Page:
Shapka or beret ?


Last December deputy defence minister Nicolay Pankov announced that the Russian army will give a choice to draftees to serve for one year as conscripts or sign a contract with the ministry of defence for two years. In a move to push the numbers of contract, or what some in Russian military establishment call “professional”, soldiers the ministry is resolving to a measure that basically re-establishes a soviet system of two year draft of its citizens.

One can blame the top brass’ stout resistance to change or geopolitical needs that dictate the course of the reform. However, what most Russian citizens wanted from its army and how they would like it to treat them is not going to happen. It is not a matter of choice to serve or not to. It is a matter of choosing between the lesser evil.

In 2008 the Russian army started a series of reforms that in their goal have a complete change of how the army is being seen by its citizens and from abroad. By 2020 it should be professionalised, with modern equipment, new chain of command and a proper “situational centre” for the top security ministers and generals to discuss issues of state’s imperative in a fancy “digitalised” atmosphere.

What can be said since six years have gone? The looks are getting there. The substance though is lacking.

The reform had its ups and down. From civilian defence minister, which supposed to be a good thing, to a corrupt defence minister. From shambles and wizardry with the air defence, space defence, rocket defence forces, to changing the officer education system, from aspiration to abolish draft and get to volunteer recruit system by 2020 to a bitter disappointment and the request from a new defence minister to forget about it.

So what is on the table? What the options are for Russian young men?

A conscript will have a choice, depending on his motivation, health and fitness levels, education and criminal record to choose to sign a contract and serve for two years, luckily in a location (branch of forces) of his own preference. The important aspect is that such recruits are in high demand and military units and station commanders have to achieve targets in recruiting contract soldiers.

The problem that killed all the good will and desire to get an all-volunteer army is that the supply doesn’t meet the demand.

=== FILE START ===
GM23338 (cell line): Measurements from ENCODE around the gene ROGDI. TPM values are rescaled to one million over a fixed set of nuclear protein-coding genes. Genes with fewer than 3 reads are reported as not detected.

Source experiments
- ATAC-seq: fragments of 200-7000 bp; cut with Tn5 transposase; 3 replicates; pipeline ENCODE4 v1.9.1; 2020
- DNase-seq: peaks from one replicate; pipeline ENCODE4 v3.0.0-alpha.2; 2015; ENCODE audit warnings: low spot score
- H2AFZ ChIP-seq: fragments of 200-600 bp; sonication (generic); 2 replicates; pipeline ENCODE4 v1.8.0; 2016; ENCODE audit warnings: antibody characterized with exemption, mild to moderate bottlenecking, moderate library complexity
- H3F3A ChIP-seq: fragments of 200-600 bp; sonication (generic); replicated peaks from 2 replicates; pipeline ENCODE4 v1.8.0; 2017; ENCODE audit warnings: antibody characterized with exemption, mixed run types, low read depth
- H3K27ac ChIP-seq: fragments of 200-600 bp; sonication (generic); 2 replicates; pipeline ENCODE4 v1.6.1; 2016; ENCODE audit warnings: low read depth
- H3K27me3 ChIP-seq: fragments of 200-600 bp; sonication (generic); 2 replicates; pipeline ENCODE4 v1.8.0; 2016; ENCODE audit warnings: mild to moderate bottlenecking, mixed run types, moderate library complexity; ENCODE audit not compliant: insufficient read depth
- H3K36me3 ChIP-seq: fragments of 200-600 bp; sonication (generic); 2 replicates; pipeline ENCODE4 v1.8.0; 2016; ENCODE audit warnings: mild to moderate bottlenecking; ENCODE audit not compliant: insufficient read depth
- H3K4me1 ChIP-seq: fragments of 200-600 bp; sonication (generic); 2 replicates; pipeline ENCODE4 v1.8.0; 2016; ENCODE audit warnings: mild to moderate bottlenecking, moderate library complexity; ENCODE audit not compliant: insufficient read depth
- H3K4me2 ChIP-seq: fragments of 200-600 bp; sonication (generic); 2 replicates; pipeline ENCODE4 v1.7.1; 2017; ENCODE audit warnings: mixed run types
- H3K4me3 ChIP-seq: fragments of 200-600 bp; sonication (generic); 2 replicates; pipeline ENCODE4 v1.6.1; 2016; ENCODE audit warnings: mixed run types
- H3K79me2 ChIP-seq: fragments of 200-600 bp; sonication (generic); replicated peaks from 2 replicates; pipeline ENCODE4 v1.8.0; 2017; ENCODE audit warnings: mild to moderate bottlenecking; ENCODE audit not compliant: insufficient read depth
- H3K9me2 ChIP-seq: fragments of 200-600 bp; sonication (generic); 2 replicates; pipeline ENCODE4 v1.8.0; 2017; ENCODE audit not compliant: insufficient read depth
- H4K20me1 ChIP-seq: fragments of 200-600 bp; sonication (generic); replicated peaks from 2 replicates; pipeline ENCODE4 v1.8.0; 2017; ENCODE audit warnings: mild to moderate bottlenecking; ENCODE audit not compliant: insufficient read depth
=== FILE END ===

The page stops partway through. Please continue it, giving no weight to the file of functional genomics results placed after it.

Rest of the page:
The majority of young Russians turning up at a local careers office belong to the third and fourth category of professional fitness. Basically, it means that they are not fit for service in physically and mentally demanding forces (paratroopers, marines, submarines etc.) Nearly hundred per cent of contract soldiers are fit and healthy individuals who are in demand from the quality military bases commanded by quality officers.

The tough choice that recruit facing is: a perspective of serving in a professional, well equipped and supplied unit, actually doing some soldiering or operating sophisticated military hardware and getting paid, at a cost of serving for two years just like everyone had to not so long ago. The other option is to pull it out in one-year conscription in a god-forgotten place, with no pay and poor living conditions, shovelling snow else where in Russia.

The sadness of the situation is that for most, as statistics shows, it is not a matter of choice. Appalling fitness levels of Russian recruits have something to say about the demographic and healthcare situation in the country. For these young men there is no choice. They can only thank their fate for the years of service being slashed.

However, the reform proved to wobble and chaotically change its direction. One-year draft remains the answer to threats and geopolitical situation as Russian officials see it.  For now.


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